The origin of dragon boat racing can be traced to events that happened in southern China over 2,000 years ago. Originally, boats adorned with dragon heads were part of a fertility rite as a way to encourage plentiful rains and a good harvest.
Dragon boat racing within the context of a festival became much more important in Chinese culture with the tragic events surrounding Qu Yuan (pronounced Chu Yuan) around 277 BC. Qu was a senior minister, diplomat, and poet in the Ch’u feudal kingdom. As a man of integrity and wisdom, he gave truthful advice to the king, advice that angered his political rivals. These rivals persuaded the king to banish Qu Yuan. Despondent over his exile and the subsequent decline of the government, Qu put stones in his pocket and drowned himself in the Mi Lo River. When local fishermen raced out to rescue him, they beat their drums and splashed with their paddles to scare the fish and water dragons away from Qu Yuan’s body. They also threw rice dumplings wrapped in bamboo leaves into the water, hoping that the fish would eat the dumplings and leave the body alone.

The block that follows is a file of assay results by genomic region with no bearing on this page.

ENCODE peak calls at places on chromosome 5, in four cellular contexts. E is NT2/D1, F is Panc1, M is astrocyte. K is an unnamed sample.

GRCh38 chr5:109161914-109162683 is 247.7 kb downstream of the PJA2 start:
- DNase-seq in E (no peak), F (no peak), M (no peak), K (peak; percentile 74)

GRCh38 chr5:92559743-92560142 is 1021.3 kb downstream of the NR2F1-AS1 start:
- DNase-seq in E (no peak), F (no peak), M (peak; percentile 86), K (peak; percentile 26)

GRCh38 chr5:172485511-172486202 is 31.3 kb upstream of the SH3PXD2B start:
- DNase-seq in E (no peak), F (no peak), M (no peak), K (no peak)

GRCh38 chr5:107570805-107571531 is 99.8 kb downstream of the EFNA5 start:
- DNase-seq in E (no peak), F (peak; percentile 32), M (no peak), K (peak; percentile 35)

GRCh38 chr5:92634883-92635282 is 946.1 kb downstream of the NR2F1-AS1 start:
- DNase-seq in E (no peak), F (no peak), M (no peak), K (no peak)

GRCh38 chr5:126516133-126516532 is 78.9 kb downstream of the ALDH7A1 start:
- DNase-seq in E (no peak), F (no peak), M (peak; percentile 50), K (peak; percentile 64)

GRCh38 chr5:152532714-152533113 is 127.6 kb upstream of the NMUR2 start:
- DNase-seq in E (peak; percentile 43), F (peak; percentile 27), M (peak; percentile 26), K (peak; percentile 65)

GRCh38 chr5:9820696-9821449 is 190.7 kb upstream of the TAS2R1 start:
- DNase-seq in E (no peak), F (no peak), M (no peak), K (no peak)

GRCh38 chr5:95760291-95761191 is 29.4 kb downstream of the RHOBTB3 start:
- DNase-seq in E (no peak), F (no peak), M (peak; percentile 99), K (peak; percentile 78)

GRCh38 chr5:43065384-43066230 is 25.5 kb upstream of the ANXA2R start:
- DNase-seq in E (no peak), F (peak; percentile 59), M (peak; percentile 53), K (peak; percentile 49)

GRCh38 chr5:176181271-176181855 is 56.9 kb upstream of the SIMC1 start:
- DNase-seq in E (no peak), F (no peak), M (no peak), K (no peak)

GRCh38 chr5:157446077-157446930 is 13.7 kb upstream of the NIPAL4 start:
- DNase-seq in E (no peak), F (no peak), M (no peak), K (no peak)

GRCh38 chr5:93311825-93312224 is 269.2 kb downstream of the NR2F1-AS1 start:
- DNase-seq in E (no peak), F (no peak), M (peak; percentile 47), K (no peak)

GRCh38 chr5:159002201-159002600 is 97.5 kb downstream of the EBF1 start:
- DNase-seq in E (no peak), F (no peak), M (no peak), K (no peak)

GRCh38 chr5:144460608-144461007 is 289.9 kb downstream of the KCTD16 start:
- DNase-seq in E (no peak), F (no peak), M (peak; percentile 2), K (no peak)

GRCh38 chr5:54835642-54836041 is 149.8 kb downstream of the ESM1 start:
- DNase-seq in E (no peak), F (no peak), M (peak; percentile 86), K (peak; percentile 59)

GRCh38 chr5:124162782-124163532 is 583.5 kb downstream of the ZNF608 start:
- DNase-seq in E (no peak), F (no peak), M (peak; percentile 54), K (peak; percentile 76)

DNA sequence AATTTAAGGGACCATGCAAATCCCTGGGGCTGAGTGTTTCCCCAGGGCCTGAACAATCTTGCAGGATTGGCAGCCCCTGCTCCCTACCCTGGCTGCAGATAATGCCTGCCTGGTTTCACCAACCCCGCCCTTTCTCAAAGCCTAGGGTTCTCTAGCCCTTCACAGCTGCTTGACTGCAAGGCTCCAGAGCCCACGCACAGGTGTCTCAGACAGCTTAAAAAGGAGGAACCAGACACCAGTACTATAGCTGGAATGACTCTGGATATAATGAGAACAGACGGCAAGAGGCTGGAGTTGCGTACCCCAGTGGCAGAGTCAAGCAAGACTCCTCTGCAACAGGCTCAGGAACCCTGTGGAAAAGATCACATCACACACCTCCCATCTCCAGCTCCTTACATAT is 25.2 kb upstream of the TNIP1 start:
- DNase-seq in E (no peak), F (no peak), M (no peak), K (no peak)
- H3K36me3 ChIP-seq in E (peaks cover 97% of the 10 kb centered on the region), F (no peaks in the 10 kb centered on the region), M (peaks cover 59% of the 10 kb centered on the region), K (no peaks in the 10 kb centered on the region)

To commemorate their beloved Qu Yuan, the people of southern China staged dragon boat races to remember the day when they raced into the river in an attempt to save him. The dragon boat races, and the serving of rice dumplings or rice cakes, became an annual event on the fifth day of the fifth month, believed to be the day that Qu Yuan drowned in the Mi Lo River.
Dragon boat races are now held world wide internationally at all levels. The ideals of Qu Yuan are still honored through Taoist ceremonies, the spirit of the paddlers and the invitation and involvement of the local community. Through the festivals’ many activities, people are reminded of the importance of loyalty and commitment to the well being of the people in the community.